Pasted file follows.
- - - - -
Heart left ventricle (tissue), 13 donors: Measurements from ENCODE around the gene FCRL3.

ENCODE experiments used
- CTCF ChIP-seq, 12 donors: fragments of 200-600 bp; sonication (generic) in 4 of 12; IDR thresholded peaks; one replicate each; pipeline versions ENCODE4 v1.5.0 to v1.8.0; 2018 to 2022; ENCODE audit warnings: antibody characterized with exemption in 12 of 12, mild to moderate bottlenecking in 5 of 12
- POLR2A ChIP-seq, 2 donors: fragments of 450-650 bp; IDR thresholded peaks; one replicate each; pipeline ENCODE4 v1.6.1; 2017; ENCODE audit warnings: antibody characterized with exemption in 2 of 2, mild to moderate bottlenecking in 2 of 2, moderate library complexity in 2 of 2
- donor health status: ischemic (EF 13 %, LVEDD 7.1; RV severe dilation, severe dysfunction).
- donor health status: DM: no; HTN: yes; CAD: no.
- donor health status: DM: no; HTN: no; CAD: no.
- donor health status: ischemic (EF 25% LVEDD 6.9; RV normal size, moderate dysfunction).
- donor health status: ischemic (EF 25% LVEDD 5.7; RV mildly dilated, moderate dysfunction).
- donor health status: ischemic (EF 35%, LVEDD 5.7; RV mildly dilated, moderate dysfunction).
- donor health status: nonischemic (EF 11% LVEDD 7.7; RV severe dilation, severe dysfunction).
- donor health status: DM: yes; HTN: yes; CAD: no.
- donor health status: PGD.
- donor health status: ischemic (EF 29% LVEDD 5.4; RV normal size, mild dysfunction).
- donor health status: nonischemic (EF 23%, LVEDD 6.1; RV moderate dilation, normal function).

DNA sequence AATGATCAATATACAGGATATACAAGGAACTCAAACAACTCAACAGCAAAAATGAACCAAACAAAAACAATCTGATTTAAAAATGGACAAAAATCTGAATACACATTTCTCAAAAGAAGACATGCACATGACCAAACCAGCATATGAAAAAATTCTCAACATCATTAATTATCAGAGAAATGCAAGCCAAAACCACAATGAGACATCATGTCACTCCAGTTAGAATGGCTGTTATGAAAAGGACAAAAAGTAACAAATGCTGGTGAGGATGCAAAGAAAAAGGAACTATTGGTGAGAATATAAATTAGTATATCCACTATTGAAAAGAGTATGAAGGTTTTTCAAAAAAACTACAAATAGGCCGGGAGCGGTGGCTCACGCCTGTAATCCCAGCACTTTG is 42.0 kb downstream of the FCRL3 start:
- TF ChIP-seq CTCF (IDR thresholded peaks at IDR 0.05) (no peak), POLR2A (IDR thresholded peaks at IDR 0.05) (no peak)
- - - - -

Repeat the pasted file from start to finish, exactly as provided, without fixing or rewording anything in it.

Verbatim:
Heart left ventricle (tissue), 13 donors: Measurements from ENCODE around the gene FCRL3.

ENCODE experiments used
- CTCF ChIP-seq, 12 donors: fragments of 200-600 bp; sonication (generic) in 4 of 12; IDR thresholded peaks; one replicate each; pipeline versions ENCODE4 v1.5.0 to v1.8.0; 2018 to 2022; ENCODE audit warnings: antibody characterized with exemption in 12 of 12, mild to moderate bottlenecking in 5 of 12
- POLR2A ChIP-seq, 2 donors: fragments of 450-650 bp; IDR thresholded peaks; one replicate each; pipeline ENCODE4 v1.6.1; 2017; ENCODE audit warnings: antibody characterized with exemption in 2 of 2, mild to moderate bottlenecking in 2 of 2, moderate library complexity in 2 of 2
- donor health status: ischemic (EF 13 %, LVEDD 7.1; RV severe dilation, severe dysfunction).
- donor health status: DM: no; HTN: yes; CAD: no.
- donor health status: DM: no; HTN: no; CAD: no.
- donor health status: ischemic (EF 25% LVEDD 6.9; RV normal size, moderate dysfunction).
- donor health status: ischemic (EF 25% LVEDD 5.7; RV mildly dilated, moderate dysfunction).
- donor health status: ischemic (EF 35%, LVEDD 5.7; RV mildly dilated, moderate dysfunction).
- donor health status: nonischemic (EF 11% LVEDD 7.7; RV severe dilation, severe dysfunction).
- donor health status: DM: yes; HTN: yes; CAD: no.
- donor health status: PGD.
- donor health status: ischemic (EF 29% LVEDD 5.4; RV normal size, mild dysfunction).
- donor health status: nonischemic (EF 23%, LVEDD 6.1; RV moderate dilation, normal function).

DNA sequence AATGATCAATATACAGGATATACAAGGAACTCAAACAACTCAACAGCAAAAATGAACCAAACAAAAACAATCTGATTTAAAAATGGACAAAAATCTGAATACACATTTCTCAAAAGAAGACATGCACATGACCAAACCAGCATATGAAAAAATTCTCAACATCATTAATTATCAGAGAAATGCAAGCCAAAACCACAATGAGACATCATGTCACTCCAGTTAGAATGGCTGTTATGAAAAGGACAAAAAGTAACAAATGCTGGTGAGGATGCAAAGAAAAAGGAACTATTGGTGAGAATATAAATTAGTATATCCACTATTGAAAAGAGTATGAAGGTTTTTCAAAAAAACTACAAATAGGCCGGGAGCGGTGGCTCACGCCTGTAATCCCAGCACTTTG is 42.0 kb downstream of the FCRL3 start:
- TF ChIP-seq CTCF (IDR thresholded peaks at IDR 0.05) (no peak), POLR2A (IDR thresholded peaks at IDR 0.05) (no peak)